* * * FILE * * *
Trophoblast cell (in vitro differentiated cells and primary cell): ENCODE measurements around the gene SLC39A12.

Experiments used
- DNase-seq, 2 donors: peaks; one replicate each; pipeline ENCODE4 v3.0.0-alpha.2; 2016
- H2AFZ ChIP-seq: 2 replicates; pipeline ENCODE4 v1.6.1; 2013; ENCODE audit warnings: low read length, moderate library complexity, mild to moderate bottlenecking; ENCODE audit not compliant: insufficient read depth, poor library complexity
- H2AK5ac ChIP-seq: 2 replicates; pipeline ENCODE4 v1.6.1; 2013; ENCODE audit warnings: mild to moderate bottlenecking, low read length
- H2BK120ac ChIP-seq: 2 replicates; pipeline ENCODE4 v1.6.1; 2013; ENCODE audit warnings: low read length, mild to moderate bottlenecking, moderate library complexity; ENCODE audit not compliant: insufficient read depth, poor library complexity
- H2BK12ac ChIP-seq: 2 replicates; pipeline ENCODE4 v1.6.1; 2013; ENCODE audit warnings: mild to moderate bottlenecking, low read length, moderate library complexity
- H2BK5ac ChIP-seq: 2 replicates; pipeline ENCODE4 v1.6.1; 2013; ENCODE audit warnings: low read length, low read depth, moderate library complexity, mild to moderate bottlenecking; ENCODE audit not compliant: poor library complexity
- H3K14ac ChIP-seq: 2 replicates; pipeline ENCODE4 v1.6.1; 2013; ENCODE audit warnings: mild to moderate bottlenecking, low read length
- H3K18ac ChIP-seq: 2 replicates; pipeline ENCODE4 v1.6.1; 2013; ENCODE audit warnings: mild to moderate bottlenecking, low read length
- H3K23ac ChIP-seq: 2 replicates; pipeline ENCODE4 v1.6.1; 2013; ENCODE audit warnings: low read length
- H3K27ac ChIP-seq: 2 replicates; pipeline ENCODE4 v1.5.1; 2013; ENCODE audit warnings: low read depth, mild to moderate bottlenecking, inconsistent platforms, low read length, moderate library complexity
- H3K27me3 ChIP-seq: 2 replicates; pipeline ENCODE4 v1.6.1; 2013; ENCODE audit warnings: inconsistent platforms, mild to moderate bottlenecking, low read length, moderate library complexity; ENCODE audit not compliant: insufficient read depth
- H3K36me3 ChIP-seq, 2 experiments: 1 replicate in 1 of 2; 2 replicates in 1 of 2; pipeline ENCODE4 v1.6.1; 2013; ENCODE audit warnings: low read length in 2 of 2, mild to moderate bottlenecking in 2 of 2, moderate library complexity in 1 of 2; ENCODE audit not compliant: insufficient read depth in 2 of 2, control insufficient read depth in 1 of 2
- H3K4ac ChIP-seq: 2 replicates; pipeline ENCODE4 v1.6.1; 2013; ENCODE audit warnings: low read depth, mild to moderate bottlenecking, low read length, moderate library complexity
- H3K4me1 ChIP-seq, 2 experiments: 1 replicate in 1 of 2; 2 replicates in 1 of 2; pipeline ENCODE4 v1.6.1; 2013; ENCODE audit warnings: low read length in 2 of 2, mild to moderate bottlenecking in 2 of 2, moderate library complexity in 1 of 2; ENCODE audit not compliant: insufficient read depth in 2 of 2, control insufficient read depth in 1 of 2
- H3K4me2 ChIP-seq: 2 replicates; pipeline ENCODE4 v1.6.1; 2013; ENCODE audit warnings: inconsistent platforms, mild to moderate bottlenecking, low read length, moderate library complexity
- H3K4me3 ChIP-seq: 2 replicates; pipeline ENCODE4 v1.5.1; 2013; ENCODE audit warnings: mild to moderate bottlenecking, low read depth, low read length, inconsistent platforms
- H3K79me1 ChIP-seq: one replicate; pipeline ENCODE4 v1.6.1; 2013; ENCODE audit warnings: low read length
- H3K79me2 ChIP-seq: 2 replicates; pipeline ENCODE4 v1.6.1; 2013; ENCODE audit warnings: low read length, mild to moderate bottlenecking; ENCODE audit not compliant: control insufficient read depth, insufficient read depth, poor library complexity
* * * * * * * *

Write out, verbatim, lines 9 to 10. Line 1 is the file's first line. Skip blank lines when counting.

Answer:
- H3K14ac ChIP-seq: 2 replicates; pipeline ENCODE4 v1.6.1; 2013; ENCODE audit warnings: mild to moderate bottlenecking, low read length
- H3K18ac ChIP-seq: 2 replicates; pipeline ENCODE4 v1.6.1; 2013; ENCODE audit warnings: mild to moderate bottlenecking, low read length